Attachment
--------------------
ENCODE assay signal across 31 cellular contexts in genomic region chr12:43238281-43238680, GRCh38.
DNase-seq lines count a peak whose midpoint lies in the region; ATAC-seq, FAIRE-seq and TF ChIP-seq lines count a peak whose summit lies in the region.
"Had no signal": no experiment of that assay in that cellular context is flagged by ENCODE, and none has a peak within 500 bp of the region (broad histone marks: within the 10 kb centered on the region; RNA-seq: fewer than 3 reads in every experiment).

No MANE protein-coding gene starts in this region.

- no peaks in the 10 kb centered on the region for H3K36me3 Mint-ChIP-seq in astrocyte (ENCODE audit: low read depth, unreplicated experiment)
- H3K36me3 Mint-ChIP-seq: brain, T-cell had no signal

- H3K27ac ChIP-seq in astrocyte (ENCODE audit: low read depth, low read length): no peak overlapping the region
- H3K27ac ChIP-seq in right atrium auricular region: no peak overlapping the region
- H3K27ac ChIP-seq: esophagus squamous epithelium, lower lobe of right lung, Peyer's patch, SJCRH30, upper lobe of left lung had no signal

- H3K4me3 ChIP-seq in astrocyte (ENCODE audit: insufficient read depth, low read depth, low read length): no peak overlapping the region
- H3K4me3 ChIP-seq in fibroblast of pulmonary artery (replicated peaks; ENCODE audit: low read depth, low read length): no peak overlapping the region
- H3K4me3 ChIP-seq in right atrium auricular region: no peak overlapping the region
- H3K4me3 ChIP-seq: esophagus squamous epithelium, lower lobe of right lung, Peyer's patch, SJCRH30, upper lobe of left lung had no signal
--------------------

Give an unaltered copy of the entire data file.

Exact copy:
ENCODE assay signal across 31 cellular contexts in genomic region chr12:43238281-43238680, GRCh38.
DNase-seq lines count a peak whose midpoint lies in the region; ATAC-seq, FAIRE-seq and TF ChIP-seq lines count a peak whose summit lies in the region.
"Had no signal": no experiment of that assay in that cellular context is flagged by ENCODE, and none has a peak within 500 bp of the region (broad histone marks: within the 10 kb centered on the region; RNA-seq: fewer than 3 reads in every experiment).

No MANE protein-coding gene starts in this region.

- no peaks in the 10 kb centered on the region for H3K36me3 Mint-ChIP-seq in astrocyte (ENCODE audit: low read depth, unreplicated experiment)
- H3K36me3 Mint-ChIP-seq: brain, T-cell had no signal

- H3K27ac ChIP-seq in astrocyte (ENCODE audit: low read depth, low read length): no peak overlapping the region
- H3K27ac ChIP-seq in right atrium auricular region: no peak overlapping the region
- H3K27ac ChIP-seq: esophagus squamous epithelium, lower lobe of right lung, Peyer's patch, SJCRH30, upper lobe of left lung had no signal

- H3K4me3 ChIP-seq in astrocyte (ENCODE audit: insufficient read depth, low read depth, low read length): no peak overlapping the region
- H3K4me3 ChIP-seq in fibroblast of pulmonary artery (replicated peaks; ENCODE audit: low read depth, low read length): no peak overlapping the region
- H3K4me3 ChIP-seq in right atrium auricular region: no peak overlapping the region
- H3K4me3 ChIP-seq: esophagus squamous epithelium, lower lobe of right lung, Peyer's patch, SJCRH30, upper lobe of left lung had no signal